Just when we thought it was safe to eat melons again, the CDC announced yet another outbreak among cantaloupes. This time, though, it wasn’t listeria–it was salmonella. The dangerous fruits have been linked to a farm in Indiana, but officials warn there may be more sources.
The potentially-harmful cantaloupes have been voluntarily pulled from the shelves, but there’s a good chance that some are still at large. So far, they’ve sickened over 130 people, and killed two. The CDC has advised that the fruits were initially shipped to Indiana, Kentucky, Missouri, Tennessee, Ohio, Illinois, and Wisconsin. It’s likely that they were shipped to other states, too.
Consumers are warned to look for the sticker from Chamberlain Farms Produce, Inc., which is based in Owensville, Indiana. If you’re unsure, wrap it in plastic and throw it out, or return it to the store where it was purchased. And while throwing out what appears to be perfectly good fruit seems wasteful, composting or trying to salvage unsafe melons isn’t a good idea. Salmonella is just too hard to eradicate from the home.
Cantaloupes are frequently shipped and held under not-great conditions. That puts them at high risk for cross-contamination, particularly with foodborne illnesses like salmonella. As a result, their tough rind, which consumers seldom think to wash, may be covered in bacteria and other pathogens. When the melon is cut or sliced, those harmful agents are transfered to the flesh of the fruit itself.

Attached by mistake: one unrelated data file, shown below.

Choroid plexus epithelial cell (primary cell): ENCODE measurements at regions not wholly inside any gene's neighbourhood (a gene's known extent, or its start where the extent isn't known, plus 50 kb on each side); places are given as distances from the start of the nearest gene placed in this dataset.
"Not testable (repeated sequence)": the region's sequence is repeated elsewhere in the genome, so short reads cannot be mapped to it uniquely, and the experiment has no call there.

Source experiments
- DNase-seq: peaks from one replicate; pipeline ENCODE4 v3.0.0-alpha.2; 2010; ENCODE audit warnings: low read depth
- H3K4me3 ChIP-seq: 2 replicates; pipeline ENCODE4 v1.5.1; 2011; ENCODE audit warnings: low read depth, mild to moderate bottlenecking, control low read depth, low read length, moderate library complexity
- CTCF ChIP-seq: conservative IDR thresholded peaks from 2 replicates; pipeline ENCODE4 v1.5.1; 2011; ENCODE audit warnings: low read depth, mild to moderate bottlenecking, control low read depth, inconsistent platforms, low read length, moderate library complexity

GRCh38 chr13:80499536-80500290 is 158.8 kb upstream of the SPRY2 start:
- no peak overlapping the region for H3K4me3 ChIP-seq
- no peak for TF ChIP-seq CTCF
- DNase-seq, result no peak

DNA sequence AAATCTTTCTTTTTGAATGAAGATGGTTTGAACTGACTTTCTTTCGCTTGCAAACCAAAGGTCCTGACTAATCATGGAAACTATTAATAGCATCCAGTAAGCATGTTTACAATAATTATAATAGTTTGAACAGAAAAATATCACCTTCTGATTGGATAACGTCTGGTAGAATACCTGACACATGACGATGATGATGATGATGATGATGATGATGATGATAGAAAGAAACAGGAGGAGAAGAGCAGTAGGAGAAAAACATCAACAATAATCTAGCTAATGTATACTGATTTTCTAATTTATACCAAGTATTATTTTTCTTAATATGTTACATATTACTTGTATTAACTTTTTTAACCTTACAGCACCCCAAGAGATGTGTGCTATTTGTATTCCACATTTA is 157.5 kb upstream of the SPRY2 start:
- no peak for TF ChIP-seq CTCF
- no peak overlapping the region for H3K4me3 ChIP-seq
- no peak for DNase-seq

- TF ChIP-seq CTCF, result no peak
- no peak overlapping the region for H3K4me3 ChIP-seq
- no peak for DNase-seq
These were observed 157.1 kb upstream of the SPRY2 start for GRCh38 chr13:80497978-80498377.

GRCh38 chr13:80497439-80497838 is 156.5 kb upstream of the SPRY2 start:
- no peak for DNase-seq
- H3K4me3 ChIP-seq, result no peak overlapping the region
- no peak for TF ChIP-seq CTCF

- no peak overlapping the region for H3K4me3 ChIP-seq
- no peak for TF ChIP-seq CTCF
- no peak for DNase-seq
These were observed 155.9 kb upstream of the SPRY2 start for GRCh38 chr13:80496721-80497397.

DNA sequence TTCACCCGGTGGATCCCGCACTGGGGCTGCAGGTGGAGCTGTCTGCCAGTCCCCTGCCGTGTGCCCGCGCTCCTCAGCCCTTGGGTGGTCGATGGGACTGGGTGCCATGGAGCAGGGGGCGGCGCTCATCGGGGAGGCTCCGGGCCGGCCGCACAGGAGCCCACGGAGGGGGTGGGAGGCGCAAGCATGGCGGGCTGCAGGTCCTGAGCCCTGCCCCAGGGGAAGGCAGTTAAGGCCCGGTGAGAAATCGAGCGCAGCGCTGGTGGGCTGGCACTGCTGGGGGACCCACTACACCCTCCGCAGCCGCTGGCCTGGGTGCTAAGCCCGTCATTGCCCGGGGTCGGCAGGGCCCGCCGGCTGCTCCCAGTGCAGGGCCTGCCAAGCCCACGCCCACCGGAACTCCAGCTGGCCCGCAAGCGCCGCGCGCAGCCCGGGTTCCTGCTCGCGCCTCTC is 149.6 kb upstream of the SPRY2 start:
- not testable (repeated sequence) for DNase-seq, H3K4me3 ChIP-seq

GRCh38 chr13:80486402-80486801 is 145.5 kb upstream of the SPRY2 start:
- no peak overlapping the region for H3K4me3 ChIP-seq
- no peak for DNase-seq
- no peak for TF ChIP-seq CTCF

After last years deadly multi-state listeria outbreak, farmers in Colorado and elsewhere have taken many steps to clean up the process and render the fruits safer. Unfortunately, it seems that that precaution isn’t standard operating procedure yet.
The symptoms of salmonella are pretty much what you’d expect from food poisoning. They include include diarrhea, abdominal cramping, and fever. They may present as long as three days after eating unsafe food.
If you think you’ve been exposed to salmonella, contact your health care provider. Because the CDC is still looking for potential cases to link to this outbreak, it’s crucial that citizens participate in the investigation by getting tested.
Image: eddie.welker via Flickr